They don’t like their bad spirits here and there’s a tomb of a young girl who was sacrificed back in the 9th century in the belief that it would banish the evil spirits from the town. There’s another tomb nearby where women who are having difficulty becoming pregnant come and throw something as an offering on the tomb. Perhaps this is the way to go as far as IVF treatment is concerned because there are children everywhere here and all of them want a cadeau or a bon bon from me.
On a wander around the town I drift out towards where the mud-brick houses thin out and find myself looking out over a vast plain through which a barely moving river flows - this is dry season. What’s special about it though is the fact that there are hundreds of people, mostly women, strewn along the banks of the river bathing children, washing pots and pans and doing the laundry. As unexpected and breathtaking sights go, it is absolutely cinematic in its beauty. I take some token photos hoping to capture some of the magic but as with all sights like this, I stare for ten minutes to preserve that mental picture.
I spend three nights here, all of them sleeping on the rooftop of Chez Baba and I have it all to myself - there are no other guests staying here right now because few are stupid enough to travel in Mali in April. For 3,000F you get a mattress on the roof and if you’re lucky there’s a full moon - there is - and you sleep under the stars with a wonderfully cooling nocturnal breeze. It remains about 25 degrees during the night but it is the most exquisite place to sleep and then you’re awake the next morning with the buzz from the town below. What I didn’t expect to find here amidst the chaos, dust and kids harassing me for sweets, in fact about the last thing anybody would expect to find here was a local kid wearing a Clare GAA jersey. Yes, Clare. So in my few days here; Barcelona? Check. Real Madrid? Check. Scummers? Check. Liverpool? Check. Clare? Er, check. No doubt there’ll be bonfires burning on the streets of Djenné for that next Munster Final victory. That's a line Marty Morrissey would love to use.
I arrive here the day before Djenné’s second biggest draw - its Grand Marchée, held every Monday. The population of the town doubles or triples as traders and buyers come from the surrounding villages, some covering huge distances, to get here early on Monday morning. The space in front of the Mosquée is utterly transformed as when I got here on Saturday night it was empty but by Sunday evening had already started to fill with some traders staking their claim to the best sites, pitching their stalls and sleeping there lest their prime site would be usurped. Even here it’s all about location, location, location. The Marchée has been happening, probably, since Biblical times and I imagine that it differs little from then today. The whole thing is enormous. By the time I wandered down there early on Monday morning it was transformed and by lunchtime there wasn’t a space left between the various traders. It’s like nothing I’ve ever seen before. It’s almost impossible to squeeze your way through the heaving bodies; women with their sleeping bambinos tied to their backs, scruffily dressed kids with buckets pleading for un cadeau, wandering pharmacists carrying buckets filled with a variety of pills, young boys selling putrid tomatoes and dried chillies, hungry babies breastfeeding everywhere, herdsmen leading their prize goats through the melee, tribal homeopaths with special threads to cure your backache, little girls running amok gazing up and shouting Tu vas ou? and men with trolleys, empty and full, desperately trying to make their through all of the aforementioned and me. In a word - special.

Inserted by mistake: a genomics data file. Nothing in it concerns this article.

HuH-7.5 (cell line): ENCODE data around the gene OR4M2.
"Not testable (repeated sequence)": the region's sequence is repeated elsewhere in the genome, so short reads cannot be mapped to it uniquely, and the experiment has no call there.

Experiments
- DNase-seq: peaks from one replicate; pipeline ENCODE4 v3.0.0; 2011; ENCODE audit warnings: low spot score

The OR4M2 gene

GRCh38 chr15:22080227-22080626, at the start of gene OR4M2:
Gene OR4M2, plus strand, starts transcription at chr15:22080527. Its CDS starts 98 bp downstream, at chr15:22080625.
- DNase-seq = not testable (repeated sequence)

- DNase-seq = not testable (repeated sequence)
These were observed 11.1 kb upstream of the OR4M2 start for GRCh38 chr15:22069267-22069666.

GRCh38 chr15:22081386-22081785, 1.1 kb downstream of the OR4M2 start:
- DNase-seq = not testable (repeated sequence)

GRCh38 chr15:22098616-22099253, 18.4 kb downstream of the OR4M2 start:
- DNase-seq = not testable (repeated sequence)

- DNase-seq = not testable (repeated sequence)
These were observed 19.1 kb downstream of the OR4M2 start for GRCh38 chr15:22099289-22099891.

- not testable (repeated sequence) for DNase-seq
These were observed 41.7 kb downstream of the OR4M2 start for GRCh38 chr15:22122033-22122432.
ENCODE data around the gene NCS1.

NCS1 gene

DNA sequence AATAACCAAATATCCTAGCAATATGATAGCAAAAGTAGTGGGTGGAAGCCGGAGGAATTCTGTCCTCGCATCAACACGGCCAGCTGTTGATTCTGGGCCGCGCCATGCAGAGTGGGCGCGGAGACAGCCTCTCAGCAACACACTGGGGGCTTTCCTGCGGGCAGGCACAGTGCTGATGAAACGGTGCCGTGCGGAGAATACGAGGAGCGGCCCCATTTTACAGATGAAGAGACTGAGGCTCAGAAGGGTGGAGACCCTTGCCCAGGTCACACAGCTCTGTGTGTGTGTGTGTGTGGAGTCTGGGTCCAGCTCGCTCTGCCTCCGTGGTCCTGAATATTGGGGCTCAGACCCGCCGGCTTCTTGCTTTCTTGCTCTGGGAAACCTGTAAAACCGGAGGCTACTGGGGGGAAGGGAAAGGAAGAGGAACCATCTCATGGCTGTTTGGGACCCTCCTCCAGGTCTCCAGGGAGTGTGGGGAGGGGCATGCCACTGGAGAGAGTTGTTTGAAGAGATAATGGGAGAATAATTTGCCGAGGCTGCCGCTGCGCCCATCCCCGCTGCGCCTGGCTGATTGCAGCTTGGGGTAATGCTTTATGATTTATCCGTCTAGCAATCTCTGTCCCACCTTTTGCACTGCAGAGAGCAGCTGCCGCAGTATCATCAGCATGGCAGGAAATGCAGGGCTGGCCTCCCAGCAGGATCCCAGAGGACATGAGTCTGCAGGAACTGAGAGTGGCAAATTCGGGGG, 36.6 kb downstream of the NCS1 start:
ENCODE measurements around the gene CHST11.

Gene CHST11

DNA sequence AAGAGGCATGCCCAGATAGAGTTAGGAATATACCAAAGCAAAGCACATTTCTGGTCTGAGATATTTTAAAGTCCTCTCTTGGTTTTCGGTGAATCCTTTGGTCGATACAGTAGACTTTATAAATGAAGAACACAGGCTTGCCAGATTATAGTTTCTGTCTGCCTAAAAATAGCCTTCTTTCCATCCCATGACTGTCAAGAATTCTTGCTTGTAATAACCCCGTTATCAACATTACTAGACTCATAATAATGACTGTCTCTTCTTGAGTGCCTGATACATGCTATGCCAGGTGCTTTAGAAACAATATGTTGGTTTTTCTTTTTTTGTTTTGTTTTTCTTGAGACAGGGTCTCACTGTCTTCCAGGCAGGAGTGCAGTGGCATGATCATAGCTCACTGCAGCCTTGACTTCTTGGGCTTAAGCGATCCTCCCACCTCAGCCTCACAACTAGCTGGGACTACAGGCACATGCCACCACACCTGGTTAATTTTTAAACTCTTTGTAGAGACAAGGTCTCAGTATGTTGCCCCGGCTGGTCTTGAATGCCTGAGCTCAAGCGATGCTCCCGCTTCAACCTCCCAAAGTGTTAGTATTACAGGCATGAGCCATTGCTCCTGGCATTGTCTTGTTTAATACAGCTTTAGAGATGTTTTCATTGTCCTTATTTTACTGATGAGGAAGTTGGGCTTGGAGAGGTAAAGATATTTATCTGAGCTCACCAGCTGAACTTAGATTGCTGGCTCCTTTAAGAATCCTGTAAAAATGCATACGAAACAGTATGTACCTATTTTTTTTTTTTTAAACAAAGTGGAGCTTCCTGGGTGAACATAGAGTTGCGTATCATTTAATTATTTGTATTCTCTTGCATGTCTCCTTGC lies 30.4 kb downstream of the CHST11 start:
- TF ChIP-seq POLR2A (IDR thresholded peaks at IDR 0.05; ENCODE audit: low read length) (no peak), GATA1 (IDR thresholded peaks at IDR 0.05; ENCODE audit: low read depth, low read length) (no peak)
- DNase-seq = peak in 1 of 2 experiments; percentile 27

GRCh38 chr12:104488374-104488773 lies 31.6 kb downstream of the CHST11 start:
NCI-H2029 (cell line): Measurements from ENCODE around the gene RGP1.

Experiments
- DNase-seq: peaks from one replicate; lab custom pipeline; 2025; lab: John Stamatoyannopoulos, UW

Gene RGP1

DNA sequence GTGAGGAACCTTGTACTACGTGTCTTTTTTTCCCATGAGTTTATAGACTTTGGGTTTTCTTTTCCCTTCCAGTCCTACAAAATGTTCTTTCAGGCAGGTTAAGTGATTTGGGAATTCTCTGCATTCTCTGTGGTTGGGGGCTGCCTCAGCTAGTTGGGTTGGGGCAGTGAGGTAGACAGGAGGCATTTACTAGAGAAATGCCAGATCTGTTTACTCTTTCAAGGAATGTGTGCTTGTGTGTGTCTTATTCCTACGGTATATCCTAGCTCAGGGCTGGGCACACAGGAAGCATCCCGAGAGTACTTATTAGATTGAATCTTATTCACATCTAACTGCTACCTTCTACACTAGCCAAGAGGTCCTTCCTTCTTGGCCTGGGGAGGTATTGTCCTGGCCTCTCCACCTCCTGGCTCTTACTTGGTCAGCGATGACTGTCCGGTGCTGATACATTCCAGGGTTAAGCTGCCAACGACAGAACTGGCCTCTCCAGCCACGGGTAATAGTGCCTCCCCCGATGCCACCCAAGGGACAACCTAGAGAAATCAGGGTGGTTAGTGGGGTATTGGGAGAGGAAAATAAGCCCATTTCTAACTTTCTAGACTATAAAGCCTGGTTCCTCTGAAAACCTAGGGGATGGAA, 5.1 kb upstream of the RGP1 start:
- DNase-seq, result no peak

Though the environment surrounding Djenné is unforgiving there are many villages nearby and I prolonged my stay here by an extra day to visit the village of Sirimou, home to the wonderfully named Bozo people. It’s a 20 minute moped ride from Djenné and when you get there you have to wade across the river as it’s built on an island. It’s a beautiful place and they also have their own captivating mosque though on a much smaller scale than Djenné’s. As we cross the river we’re surrounded by naked kids swimming in the shallows with buckets tied to their waists looking for fish. They’ve caught several which they proudly show me but they’re barely of goldfish proportions. We visit the village primary school where children attend - and many don’t - between the ages of 7-14. Lessons are taught in French only and in the senior class there were 40 children. Yikes. I visit another village in which, amazingly, there’s a wedding ceremony. We can hear some incredible music before we get near the ceremony and there, in the centre of the village, is a stunning little celebration with beautiful Malian music and a dance performance by some village women. My presence there is noted and ignored as everyone’s too busy enjoying the dancing and the music. I am utterly entranced by this part of the world, moreso than anywhere to date in West Africa and watching ceremonies like this which aren’t deliberately staged for visitors makes it feel more special.